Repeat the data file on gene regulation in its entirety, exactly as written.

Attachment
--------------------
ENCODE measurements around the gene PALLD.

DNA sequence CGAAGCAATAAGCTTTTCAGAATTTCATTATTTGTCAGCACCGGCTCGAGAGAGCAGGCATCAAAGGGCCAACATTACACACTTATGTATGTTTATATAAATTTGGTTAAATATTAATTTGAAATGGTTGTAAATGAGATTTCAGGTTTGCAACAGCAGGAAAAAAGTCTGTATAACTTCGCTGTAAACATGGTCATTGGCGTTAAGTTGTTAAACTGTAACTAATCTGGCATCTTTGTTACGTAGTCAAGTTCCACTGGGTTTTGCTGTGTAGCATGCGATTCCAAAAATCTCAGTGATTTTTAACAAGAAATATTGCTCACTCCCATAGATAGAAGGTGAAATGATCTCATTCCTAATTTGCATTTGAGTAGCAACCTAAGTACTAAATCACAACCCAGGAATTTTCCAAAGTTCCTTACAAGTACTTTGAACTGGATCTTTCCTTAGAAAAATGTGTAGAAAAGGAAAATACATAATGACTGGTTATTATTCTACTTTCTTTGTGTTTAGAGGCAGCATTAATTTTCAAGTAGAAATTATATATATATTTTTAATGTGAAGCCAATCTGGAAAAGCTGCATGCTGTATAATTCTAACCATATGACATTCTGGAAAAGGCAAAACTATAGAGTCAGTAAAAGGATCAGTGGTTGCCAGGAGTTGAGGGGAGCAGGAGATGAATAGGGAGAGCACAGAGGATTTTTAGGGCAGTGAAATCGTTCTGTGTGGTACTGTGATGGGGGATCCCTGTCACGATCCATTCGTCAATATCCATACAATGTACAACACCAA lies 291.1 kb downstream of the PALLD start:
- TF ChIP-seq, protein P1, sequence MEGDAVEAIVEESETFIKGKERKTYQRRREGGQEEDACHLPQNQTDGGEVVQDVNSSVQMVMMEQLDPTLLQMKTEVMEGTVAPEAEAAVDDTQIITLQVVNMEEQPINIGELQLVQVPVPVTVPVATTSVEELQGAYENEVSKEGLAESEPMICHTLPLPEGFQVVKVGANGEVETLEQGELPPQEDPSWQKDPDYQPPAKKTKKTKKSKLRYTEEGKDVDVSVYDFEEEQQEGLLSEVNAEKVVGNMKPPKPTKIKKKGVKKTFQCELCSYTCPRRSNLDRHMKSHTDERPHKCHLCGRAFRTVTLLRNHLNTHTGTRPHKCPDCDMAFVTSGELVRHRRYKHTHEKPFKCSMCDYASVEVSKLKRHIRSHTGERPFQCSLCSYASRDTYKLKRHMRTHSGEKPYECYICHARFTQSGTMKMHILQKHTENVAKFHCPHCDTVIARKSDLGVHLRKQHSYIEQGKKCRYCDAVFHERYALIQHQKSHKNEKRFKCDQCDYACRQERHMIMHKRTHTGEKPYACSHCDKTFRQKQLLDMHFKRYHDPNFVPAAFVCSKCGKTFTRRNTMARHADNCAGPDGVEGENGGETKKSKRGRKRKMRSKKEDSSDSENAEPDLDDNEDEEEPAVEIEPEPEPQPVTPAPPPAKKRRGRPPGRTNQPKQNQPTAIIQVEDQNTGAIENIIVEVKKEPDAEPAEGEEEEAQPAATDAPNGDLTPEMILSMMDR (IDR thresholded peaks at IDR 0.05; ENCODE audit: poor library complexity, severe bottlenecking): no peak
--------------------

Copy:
ENCODE measurements around the gene PALLD.

DNA sequence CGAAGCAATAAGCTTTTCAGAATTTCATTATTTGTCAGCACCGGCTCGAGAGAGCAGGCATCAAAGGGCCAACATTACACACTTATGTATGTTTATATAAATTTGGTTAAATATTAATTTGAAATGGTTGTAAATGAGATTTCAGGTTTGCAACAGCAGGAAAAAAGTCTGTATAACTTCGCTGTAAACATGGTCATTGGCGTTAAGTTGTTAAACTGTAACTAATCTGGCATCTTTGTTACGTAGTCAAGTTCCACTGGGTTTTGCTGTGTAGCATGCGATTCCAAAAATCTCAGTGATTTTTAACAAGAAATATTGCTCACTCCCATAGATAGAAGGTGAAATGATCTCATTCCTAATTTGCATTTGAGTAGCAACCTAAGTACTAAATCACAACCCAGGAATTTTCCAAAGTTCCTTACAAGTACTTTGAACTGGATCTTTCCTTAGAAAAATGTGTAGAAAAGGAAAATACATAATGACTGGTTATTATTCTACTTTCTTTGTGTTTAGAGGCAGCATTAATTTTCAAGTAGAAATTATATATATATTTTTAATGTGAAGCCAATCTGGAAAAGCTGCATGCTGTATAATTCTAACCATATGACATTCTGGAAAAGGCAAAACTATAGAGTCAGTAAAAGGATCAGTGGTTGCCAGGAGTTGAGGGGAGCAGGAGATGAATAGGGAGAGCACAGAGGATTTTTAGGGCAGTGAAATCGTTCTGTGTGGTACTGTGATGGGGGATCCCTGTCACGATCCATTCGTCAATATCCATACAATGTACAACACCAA lies 291.1 kb downstream of the PALLD start:
- TF ChIP-seq, protein P1, sequence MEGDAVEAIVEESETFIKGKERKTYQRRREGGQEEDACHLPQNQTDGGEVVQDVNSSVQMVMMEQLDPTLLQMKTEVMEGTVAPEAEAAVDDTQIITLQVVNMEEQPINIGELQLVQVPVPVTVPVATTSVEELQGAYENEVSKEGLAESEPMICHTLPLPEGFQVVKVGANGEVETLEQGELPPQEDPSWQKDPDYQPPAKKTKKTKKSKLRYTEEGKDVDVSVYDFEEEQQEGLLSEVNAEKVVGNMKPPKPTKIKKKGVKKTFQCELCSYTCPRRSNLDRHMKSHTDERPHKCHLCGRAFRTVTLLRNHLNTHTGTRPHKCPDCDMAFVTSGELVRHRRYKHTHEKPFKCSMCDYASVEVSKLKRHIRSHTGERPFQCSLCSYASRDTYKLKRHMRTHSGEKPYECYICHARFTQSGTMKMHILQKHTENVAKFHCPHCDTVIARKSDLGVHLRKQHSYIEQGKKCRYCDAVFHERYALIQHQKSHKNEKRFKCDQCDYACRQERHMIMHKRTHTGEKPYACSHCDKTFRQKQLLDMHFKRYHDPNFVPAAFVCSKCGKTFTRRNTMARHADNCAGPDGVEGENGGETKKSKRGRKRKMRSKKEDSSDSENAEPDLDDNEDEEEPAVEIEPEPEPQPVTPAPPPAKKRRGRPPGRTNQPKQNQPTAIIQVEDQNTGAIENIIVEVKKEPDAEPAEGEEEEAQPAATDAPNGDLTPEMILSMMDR (IDR thresholded peaks at IDR 0.05; ENCODE audit: poor library complexity, severe bottlenecking): no peak